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North Korea warns foreigners to evacuate South Korea to avoid ‘all-out war’

But its business as usual in South Korea


 

Japan Maritime Self-Defense Force Aegis destroyer Chokai, foreground, departs Sasebo naval base as North Korea threatens a rocket launch. (Kyodo News/AP)

Tuesday came with more tensions between North Korea and the rest of the world, as North Korea said any foreigners should evacuate South Korea in case a war breaks out between the two nations.

The warning came from a North Korea state news agency, which said that if war broke out “it will be an all-out war, a merciless, sacred, retaliatory war to be waged by (North Korea).”

Despite the warning, it was business as usual in South Korea, reports Reuters, where embassies did not issue directives to their nationals to leave the country. Maybe it’s because, as The Guardian reports, there does not appear to be any build up of troops along the North Korean border that would indicate an attack.

Within North Korea, the few diplomats in the country are also ignoring warnings from North Korea that they should leave. Denis Samsonov, a spokesperson for the Russian embassy in Pyongyang told Bloomberg by phone: “We are working as normal, as we did a week ago. Everything that’s happening here at the moment is everyday routine.”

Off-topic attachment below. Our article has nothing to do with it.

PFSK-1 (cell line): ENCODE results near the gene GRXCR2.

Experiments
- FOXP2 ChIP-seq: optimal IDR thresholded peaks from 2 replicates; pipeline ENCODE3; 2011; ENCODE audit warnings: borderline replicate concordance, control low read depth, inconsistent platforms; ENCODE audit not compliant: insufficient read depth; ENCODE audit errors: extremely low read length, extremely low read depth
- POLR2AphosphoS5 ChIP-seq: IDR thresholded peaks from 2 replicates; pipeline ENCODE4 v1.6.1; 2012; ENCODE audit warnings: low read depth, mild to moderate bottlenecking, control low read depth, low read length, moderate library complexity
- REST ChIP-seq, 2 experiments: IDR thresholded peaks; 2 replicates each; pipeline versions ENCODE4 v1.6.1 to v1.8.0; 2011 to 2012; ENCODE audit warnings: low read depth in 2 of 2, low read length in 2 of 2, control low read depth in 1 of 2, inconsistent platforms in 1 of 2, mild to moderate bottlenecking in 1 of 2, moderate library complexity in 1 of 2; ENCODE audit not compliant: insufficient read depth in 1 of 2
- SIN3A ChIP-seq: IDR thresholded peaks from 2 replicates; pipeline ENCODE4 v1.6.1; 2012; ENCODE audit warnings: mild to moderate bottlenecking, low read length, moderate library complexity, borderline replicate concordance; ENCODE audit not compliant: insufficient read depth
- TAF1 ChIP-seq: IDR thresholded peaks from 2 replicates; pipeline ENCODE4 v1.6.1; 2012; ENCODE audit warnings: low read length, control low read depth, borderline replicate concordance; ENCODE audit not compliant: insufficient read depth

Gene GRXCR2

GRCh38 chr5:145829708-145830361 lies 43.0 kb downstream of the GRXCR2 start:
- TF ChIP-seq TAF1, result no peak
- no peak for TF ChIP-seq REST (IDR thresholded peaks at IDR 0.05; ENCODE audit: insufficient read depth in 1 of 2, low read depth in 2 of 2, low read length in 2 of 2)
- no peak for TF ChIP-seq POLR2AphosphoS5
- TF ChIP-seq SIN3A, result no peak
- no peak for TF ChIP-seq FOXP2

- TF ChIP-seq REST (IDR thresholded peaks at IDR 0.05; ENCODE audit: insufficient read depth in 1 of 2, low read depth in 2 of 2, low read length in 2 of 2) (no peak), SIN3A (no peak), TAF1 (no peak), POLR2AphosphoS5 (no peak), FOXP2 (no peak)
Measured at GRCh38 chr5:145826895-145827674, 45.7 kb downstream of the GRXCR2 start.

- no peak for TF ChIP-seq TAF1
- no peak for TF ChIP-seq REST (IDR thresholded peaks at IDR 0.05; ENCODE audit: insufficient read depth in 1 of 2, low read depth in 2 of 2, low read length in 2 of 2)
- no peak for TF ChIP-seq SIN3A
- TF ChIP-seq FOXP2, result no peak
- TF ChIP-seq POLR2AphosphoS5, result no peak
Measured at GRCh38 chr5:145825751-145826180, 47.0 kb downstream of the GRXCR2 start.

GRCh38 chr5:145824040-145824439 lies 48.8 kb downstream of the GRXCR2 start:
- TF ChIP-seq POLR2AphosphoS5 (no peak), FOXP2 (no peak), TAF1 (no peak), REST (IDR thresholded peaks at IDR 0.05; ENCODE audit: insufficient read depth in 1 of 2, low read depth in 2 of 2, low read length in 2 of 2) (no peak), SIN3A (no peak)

The warnings come amid speculation that North Korea could be preparing for a fourth missile launch, after its most recent launch in February drew international condemnation.

Japan, which could theoretically be in the reach of a mid-range missile shot from North Korea, isn’t taking any chances. The country has readied its own troops and anti-missile technologies at three sites in Tokyo. The Japanese capital is home to some 30 million residents.

One place where North Korea has made good on its threats is at a factory located on the border between North and South Korea. The country has recalled 50,000 workers form the Kaesong industrial complex and reports say that the North Korean workers did, indeed, fail to show up for work Tuesday. About 120 South Korean companies are set up in the border complex and they used mainly North Korean labour to manufacture their goods.


 
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